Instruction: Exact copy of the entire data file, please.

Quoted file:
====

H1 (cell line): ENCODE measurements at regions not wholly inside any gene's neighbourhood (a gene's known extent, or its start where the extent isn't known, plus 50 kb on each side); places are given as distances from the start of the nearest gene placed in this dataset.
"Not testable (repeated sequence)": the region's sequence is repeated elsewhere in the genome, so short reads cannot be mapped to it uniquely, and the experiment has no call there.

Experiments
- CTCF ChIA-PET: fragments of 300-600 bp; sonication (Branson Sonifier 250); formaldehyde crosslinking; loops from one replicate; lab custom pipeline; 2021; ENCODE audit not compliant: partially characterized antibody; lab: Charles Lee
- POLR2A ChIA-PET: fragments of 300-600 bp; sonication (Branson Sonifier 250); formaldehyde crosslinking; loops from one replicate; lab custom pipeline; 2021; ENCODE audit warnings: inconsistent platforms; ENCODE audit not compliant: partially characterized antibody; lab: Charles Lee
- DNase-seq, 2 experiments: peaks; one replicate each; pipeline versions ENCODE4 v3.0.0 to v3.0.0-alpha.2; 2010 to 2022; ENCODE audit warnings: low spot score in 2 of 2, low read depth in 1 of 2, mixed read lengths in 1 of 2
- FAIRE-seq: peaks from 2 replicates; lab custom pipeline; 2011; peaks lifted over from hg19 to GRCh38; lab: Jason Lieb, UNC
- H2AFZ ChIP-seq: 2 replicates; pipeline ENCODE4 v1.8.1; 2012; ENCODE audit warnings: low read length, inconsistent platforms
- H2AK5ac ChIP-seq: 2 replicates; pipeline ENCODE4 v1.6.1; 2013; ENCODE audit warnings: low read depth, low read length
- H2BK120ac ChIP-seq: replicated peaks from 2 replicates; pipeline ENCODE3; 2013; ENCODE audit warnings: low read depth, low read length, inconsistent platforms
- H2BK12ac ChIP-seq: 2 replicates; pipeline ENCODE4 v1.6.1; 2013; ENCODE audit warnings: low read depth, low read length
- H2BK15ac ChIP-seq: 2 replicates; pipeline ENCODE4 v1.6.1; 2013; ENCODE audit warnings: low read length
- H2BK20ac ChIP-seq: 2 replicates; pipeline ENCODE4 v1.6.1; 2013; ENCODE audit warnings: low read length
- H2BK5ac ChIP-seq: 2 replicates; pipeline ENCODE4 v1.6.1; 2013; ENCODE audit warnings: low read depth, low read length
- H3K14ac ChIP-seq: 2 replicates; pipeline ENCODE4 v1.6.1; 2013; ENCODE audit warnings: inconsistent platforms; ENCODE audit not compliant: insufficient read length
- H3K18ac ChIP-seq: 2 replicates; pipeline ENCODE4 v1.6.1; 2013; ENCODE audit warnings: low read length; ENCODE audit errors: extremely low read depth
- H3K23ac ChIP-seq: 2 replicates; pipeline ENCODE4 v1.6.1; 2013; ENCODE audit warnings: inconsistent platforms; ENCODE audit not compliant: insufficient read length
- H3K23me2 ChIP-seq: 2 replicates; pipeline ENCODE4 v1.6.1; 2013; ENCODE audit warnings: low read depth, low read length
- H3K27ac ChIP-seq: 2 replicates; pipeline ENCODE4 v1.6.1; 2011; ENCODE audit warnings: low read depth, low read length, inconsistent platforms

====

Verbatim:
H1 (cell line): ENCODE measurements at regions not wholly inside any gene's neighbourhood (a gene's known extent, or its start where the extent isn't known, plus 50 kb on each side); places are given as distances from the start of the nearest gene placed in this dataset.
"Not testable (repeated sequence)": the region's sequence is repeated elsewhere in the genome, so short reads cannot be mapped to it uniquely, and the experiment has no call there.

Experiments
- CTCF ChIA-PET: fragments of 300-600 bp; sonication (Branson Sonifier 250); formaldehyde crosslinking; loops from one replicate; lab custom pipeline; 2021; ENCODE audit not compliant: partially characterized antibody; lab: Charles Lee
- POLR2A ChIA-PET: fragments of 300-600 bp; sonication (Branson Sonifier 250); formaldehyde crosslinking; loops from one replicate; lab custom pipeline; 2021; ENCODE audit warnings: inconsistent platforms; ENCODE audit not compliant: partially characterized antibody; lab: Charles Lee
- DNase-seq, 2 experiments: peaks; one replicate each; pipeline versions ENCODE4 v3.0.0 to v3.0.0-alpha.2; 2010 to 2022; ENCODE audit warnings: low spot score in 2 of 2, low read depth in 1 of 2, mixed read lengths in 1 of 2
- FAIRE-seq: peaks from 2 replicates; lab custom pipeline; 2011; peaks lifted over from hg19 to GRCh38; lab: Jason Lieb, UNC
- H2AFZ ChIP-seq: 2 replicates; pipeline ENCODE4 v1.8.1; 2012; ENCODE audit warnings: low read length, inconsistent platforms
- H2AK5ac ChIP-seq: 2 replicates; pipeline ENCODE4 v1.6.1; 2013; ENCODE audit warnings: low read depth, low read length
- H2BK120ac ChIP-seq: replicated peaks from 2 replicates; pipeline ENCODE3; 2013; ENCODE audit warnings: low read depth, low read length, inconsistent platforms
- H2BK12ac ChIP-seq: 2 replicates; pipeline ENCODE4 v1.6.1; 2013; ENCODE audit warnings: low read depth, low read length
- H2BK15ac ChIP-seq: 2 replicates; pipeline ENCODE4 v1.6.1; 2013; ENCODE audit warnings: low read length
- H2BK20ac ChIP-seq: 2 replicates; pipeline ENCODE4 v1.6.1; 2013; ENCODE audit warnings: low read length
- H2BK5ac ChIP-seq: 2 replicates; pipeline ENCODE4 v1.6.1; 2013; ENCODE audit warnings: low read depth, low read length
- H3K14ac ChIP-seq: 2 replicates; pipeline ENCODE4 v1.6.1; 2013; ENCODE audit warnings: inconsistent platforms; ENCODE audit not compliant: insufficient read length
- H3K18ac ChIP-seq: 2 replicates; pipeline ENCODE4 v1.6.1; 2013; ENCODE audit warnings: low read length; ENCODE audit errors: extremely low read depth
- H3K23ac ChIP-seq: 2 replicates; pipeline ENCODE4 v1.6.1; 2013; ENCODE audit warnings: inconsistent platforms; ENCODE audit not compliant: insufficient read length
- H3K23me2 ChIP-seq: 2 replicates; pipeline ENCODE4 v1.6.1; 2013; ENCODE audit warnings: low read depth, low read length
- H3K27ac ChIP-seq: 2 replicates; pipeline ENCODE4 v1.6.1; 2011; ENCODE audit warnings: low read depth, low read length, inconsistent platforms